90 years ago

On the radio

The Adventures of Sherlock Holmes, starring Richard Gordon and Leigh Lovell, on NBC
Tonight’s episode: The Mazarin Stone

Politics and government
Vere Brabazan Ponsonby, Earl of Bessborough was appointed Governor General of Canada, succeeding the Earl of Willingdon. He took office on April 4, 1931.

80 years ago

On the radio
The Adventures of Sherlock Holmes, starring Basil Rathbone and Nigel Bruce, on NBC
Tonight’s episode: The Hound of the Baskervilles, Part 5

The Book of the Month Club critics' poll selected the novel For Whom the Bell Tolls by Ernest Hemingway as the outstanding book of 1940.

British Prime Minister Winston Churchill said in a broadcast from London that the United Kingdom didn't need American armies: "Give us the tools, and we will finish the job." The Canadian Army converted the Vancouver-based Fifth Canadian Motorcycle Regiment, CASF, redesignating it as the British Columbia Dragoons. The American Youth Congress denounced the European war as an "imperialist exploitation of the masses."

Politics and government
The Vichy French regime appointed Admiral Jean Darian as Vice-Premier and Foreign Minister.

75 years ago

Hit parade
#1 single in the U.S.A. (Billboard): Let It Snow! Let It Snow! Let It Snow!--Vaughn Monroe and His Orchestra with Vaughn Monroe and the Norton Sisters (Best Seller--3rd week at #1; Airplay--4th week at #1; Juke Box--1st week at #1); Doctor, Lawyer, Indian Chief--Betty Hutton with Paul Weston and his Orchestra (Airplay--1st week at #1); Symphony--Freddy Martin and his Orchestra with Clyde Rogers (Honor Roll of Hits--6th week at #1)

Speaking at a Communist Party conference, Soviet dictator Josef Stalin predicted a future conflict with the West, and announced a new five-year plan to put the U.S.S.R. on a war footing.

Argentine presidential candidate Juan Peron released a 4,000-word document calling for closer relations with the United States, and invited U.S. capital investments in Argentina.

Politics and government
The Japanese cabinet, acting on orders from Supreme Commander for the Allied Powers in Japan General Douglas MacArthur, barred nearly nine-tenths of the current Diet members from the March 31, 1946 elections.

Astronomers at Yerkes Observatory in Wisconsin announced that they had observed the explosion of a nova at the western edge of Corona Borealis, trillions of miles from Earth.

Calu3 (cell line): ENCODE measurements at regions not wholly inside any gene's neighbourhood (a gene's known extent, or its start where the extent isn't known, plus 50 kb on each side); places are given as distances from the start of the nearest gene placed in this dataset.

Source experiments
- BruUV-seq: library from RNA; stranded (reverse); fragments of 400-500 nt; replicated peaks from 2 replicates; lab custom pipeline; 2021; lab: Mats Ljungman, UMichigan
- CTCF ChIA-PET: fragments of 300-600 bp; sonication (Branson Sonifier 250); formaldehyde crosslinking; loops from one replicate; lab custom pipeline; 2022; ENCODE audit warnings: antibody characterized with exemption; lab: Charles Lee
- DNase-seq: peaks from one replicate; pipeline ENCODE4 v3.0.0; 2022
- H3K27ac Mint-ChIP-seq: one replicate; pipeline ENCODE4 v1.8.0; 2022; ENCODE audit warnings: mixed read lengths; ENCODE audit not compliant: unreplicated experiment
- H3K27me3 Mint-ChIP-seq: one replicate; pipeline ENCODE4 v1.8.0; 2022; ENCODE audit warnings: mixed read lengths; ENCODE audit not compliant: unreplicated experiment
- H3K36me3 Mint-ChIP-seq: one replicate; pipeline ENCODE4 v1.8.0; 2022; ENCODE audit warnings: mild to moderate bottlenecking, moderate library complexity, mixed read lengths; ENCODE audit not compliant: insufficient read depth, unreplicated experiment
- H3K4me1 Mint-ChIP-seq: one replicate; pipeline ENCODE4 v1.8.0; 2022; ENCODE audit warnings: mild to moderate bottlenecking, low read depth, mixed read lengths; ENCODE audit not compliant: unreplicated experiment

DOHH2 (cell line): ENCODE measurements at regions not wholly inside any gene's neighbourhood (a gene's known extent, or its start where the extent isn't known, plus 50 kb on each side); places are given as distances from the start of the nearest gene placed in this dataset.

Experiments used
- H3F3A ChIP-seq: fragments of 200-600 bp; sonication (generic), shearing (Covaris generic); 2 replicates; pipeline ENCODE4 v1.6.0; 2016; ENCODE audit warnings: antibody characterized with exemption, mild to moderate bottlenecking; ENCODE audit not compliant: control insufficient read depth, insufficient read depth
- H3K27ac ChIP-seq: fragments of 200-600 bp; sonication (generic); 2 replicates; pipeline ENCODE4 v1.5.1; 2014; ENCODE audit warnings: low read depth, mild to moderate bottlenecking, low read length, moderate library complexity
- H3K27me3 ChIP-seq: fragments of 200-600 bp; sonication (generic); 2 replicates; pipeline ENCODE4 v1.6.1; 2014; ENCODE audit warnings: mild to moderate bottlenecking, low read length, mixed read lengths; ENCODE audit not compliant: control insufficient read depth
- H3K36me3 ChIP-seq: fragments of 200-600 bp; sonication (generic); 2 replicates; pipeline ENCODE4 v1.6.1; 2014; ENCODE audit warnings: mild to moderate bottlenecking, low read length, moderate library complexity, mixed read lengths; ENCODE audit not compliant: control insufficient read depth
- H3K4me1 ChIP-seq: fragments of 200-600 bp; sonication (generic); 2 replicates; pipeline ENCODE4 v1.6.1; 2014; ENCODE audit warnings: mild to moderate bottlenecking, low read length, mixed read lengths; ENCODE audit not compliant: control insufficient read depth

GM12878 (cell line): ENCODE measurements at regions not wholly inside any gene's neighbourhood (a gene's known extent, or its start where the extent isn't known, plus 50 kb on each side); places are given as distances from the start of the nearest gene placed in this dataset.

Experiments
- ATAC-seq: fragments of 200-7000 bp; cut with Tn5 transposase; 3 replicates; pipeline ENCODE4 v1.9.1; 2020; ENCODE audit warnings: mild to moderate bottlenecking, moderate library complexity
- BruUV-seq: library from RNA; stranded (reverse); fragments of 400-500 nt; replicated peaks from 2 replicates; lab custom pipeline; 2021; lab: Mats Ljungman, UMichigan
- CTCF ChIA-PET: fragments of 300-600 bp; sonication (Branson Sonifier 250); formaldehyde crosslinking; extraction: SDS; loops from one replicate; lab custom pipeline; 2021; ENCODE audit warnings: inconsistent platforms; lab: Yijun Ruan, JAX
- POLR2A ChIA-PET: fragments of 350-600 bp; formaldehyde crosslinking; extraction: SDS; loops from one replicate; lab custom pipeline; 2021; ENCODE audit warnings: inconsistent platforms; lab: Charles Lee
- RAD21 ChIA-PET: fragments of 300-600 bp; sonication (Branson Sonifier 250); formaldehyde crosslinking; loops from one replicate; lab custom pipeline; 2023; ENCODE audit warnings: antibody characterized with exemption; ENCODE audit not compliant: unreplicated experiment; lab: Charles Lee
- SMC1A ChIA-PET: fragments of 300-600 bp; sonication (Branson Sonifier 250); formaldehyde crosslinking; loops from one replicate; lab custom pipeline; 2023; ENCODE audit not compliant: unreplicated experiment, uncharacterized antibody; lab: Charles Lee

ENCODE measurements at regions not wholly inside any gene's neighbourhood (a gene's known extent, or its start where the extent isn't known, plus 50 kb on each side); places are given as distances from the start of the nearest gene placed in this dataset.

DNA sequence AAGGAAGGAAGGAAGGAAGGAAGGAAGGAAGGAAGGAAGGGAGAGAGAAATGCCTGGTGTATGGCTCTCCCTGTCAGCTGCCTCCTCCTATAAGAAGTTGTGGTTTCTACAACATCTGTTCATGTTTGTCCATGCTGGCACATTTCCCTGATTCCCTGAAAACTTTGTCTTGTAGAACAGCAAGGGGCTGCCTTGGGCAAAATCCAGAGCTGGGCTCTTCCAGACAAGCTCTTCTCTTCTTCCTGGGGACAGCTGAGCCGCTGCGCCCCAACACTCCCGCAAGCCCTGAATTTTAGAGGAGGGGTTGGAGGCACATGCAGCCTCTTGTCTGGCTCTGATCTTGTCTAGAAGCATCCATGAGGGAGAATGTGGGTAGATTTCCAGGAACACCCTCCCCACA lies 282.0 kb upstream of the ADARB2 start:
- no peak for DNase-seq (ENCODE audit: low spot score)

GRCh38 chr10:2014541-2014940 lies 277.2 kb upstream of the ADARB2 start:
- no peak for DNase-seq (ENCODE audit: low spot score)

Dr. Ludwig Schoop announced that 72 scholars under his direction were preparing a 72-volume edition of the writings of the Roman Catholic Church fathers.

The Congress of Industrial Organizations Union of Electrical, Radio and Machine Workers settled with General Motors for an 18½c hourly wage increase.

70 years ago

On the radio
Hear it Now, hosted by Edward R. Murrow, on CBS

Tonight's program included news about the recent fatal wreck of the commuter train The Broker in New Jersey, and an appeal for blood donations.

Died on this date
Eddy Duchin, 41
. U.S. musician. Mr. Duchin was a jazz pianist who performed with Leo Reisman's band before leading a band of his own, achieving commercial success in the 1930s and '40s as a "sweet" band. He served with the U.S. Navy during World War II, rising to the rank of Lieutenant Commander, but was unable to regain his musical popularity after the war. Mr. Duchin died of leukemia.

Married on this date
Former U.S. Military Academy football star Glenn Davis and actress Terry Moore were married in Glendale, California.

Two days after massacring 705 unarmed civilians in the counties of Sancheong and Hamyang, South Gyeongsang Province, the South Korean Army's 11th Division, commanded by General Choe Deok-sin, began the three-day massacre of 719 unarmed civilians--including 385 children--in the county of Geochang, South Gyeongsang.

Former U.S. President Herbert Hoover criticized the "hurry, rush [and] anxiety" in U.S. preparations for full-scale war, claiming that air and sea power could protect the United States from Soviet attack without commitment of U.S. troops abroad.

The U.S. State Department reported that Cuban industrial and labour leaders had offered to give the United States direct use of Cuban industry and manpower for defense production.

In protests to the United States, Czechoslovakia charged that Air Force planes from Germany had made 60 unauthorized flights over Czech territory.

Economics and finance